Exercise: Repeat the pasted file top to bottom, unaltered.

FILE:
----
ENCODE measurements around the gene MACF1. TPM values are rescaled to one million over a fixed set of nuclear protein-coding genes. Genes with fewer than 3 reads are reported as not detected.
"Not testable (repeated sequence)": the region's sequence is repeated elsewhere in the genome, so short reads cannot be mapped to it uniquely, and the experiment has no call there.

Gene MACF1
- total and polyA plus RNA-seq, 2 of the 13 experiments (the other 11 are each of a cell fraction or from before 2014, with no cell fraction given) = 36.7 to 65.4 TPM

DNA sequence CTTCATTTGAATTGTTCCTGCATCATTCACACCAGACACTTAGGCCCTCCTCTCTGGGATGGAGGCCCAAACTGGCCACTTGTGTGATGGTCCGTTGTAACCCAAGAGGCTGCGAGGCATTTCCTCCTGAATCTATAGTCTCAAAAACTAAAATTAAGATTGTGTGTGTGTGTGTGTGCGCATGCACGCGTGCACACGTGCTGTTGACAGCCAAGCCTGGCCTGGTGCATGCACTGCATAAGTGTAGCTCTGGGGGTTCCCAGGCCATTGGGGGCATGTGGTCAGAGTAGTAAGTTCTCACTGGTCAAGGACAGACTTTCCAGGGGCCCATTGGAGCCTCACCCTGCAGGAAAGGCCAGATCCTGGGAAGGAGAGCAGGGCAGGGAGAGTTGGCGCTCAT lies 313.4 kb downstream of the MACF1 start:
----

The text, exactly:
ENCODE measurements around the gene MACF1. TPM values are rescaled to one million over a fixed set of nuclear protein-coding genes. Genes with fewer than 3 reads are reported as not detected.
"Not testable (repeated sequence)": the region's sequence is repeated elsewhere in the genome, so short reads cannot be mapped to it uniquely, and the experiment has no call there.

Gene MACF1
- total and polyA plus RNA-seq, 2 of the 13 experiments (the other 11 are each of a cell fraction or from before 2014, with no cell fraction given) = 36.7 to 65.4 TPM

DNA sequence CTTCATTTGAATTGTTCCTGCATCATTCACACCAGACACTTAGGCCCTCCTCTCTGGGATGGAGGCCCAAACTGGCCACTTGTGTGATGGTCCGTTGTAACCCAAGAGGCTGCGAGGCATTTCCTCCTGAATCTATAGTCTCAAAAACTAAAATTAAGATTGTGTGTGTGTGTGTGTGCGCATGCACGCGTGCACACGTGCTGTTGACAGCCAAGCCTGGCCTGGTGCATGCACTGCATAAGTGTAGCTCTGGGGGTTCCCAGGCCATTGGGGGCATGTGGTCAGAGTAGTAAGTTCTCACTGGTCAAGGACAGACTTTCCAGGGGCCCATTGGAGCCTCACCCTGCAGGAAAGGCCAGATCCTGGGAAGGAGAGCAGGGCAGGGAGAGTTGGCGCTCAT lies 313.4 kb downstream of the MACF1 start: